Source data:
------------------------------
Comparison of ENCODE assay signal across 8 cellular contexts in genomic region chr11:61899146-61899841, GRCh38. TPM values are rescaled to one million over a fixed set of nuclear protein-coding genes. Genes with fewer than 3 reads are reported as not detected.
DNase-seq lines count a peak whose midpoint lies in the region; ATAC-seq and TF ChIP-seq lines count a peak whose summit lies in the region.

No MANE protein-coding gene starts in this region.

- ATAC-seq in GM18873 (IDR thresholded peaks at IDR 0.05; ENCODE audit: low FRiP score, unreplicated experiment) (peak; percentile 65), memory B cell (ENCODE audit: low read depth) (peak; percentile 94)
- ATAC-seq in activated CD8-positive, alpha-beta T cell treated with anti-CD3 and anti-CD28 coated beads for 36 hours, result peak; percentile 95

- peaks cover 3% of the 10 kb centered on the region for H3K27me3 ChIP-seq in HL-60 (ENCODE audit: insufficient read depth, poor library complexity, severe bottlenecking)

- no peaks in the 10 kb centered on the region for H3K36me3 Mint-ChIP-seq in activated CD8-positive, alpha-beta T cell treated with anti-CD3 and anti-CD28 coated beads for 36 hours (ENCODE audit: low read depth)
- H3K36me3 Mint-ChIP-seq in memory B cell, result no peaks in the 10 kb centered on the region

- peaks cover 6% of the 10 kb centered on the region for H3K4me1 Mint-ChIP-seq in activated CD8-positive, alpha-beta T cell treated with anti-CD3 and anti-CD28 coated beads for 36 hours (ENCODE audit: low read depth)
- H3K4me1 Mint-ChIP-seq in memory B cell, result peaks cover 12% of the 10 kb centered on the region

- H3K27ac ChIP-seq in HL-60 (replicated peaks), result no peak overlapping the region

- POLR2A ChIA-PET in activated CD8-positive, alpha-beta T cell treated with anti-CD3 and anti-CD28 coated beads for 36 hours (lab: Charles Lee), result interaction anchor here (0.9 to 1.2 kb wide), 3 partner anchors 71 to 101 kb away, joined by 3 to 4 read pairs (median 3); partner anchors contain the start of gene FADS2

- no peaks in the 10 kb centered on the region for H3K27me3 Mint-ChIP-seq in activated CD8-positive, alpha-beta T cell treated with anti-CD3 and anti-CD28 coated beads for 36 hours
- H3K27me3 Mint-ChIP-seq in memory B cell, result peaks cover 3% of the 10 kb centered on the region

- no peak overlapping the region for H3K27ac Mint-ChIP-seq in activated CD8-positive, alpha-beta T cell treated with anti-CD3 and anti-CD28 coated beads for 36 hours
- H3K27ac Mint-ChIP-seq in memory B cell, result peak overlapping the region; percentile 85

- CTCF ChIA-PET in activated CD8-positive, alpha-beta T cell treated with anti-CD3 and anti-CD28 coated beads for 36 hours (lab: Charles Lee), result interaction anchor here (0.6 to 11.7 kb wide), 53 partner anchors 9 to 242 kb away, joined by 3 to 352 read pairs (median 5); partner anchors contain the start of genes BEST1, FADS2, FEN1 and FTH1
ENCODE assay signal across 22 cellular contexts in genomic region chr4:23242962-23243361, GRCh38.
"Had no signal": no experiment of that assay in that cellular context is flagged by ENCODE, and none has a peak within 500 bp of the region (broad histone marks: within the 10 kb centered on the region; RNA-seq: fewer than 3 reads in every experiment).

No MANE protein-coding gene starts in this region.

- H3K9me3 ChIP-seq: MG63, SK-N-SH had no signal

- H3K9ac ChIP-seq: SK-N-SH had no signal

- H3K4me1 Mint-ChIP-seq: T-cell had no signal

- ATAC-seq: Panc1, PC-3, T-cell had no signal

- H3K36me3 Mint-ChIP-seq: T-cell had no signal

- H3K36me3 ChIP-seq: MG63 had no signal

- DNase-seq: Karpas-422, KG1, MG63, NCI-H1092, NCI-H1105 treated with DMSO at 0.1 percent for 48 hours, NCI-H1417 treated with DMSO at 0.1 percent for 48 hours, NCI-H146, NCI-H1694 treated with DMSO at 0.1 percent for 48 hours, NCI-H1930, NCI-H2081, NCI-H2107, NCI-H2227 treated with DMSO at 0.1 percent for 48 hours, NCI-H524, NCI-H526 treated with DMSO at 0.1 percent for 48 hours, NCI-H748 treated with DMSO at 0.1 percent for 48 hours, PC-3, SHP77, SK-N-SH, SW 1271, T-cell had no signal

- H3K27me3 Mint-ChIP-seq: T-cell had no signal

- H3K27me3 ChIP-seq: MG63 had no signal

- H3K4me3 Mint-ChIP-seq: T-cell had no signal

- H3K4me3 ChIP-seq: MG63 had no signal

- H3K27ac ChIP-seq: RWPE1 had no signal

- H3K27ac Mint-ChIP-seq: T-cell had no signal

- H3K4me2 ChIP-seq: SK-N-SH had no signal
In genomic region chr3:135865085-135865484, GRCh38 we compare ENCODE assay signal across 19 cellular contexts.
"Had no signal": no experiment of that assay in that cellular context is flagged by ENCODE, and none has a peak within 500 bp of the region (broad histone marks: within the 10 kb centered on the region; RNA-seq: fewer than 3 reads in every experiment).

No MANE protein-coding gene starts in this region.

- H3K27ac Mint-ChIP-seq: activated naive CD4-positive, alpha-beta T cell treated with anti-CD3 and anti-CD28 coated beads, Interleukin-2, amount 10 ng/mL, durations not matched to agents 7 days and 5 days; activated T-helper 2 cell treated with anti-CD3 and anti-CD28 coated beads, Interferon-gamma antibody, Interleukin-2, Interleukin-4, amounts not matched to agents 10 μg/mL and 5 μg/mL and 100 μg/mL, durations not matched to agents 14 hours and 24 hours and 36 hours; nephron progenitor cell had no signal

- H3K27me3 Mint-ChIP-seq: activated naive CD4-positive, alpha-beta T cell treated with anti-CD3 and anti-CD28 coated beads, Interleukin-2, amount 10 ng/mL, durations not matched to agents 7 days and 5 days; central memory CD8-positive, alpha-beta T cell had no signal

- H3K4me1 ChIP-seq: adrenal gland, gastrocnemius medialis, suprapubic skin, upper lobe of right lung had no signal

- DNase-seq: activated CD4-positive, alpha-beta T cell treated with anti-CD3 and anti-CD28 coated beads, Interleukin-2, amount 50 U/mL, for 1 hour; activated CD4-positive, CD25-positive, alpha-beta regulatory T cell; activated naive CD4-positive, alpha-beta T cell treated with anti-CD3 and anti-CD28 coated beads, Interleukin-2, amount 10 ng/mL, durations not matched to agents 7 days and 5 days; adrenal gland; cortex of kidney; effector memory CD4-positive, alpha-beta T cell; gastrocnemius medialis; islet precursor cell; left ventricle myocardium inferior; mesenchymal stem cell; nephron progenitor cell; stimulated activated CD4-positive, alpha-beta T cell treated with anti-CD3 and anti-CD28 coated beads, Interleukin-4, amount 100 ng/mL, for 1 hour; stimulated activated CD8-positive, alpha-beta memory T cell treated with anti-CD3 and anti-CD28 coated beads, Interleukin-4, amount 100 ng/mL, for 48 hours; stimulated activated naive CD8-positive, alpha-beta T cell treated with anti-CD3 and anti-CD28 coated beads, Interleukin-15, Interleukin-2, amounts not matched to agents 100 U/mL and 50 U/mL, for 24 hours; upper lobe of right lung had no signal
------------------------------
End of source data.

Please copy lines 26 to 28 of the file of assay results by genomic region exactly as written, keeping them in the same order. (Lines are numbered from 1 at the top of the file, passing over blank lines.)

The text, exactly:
- H3K36me3 ChIP-seq: MG63 had no signal

- DNase-seq: Karpas-422, KG1, MG63, NCI-H1092, NCI-H1105 treated with DMSO at 0.1 percent for 48 hours, NCI-H1417 treated with DMSO at 0.1 percent for 48 hours, NCI-H146, NCI-H1694 treated with DMSO at 0.1 percent for 48 hours, NCI-H1930, NCI-H2081, NCI-H2107, NCI-H2227 treated with DMSO at 0.1 percent for 48 hours, NCI-H524, NCI-H526 treated with DMSO at 0.1 percent for 48 hours, NCI-H748 treated with DMSO at 0.1 percent for 48 hours, PC-3, SHP77, SK-N-SH, SW 1271, T-cell had no signal

- H3K27me3 Mint-ChIP-seq: T-cell had no signal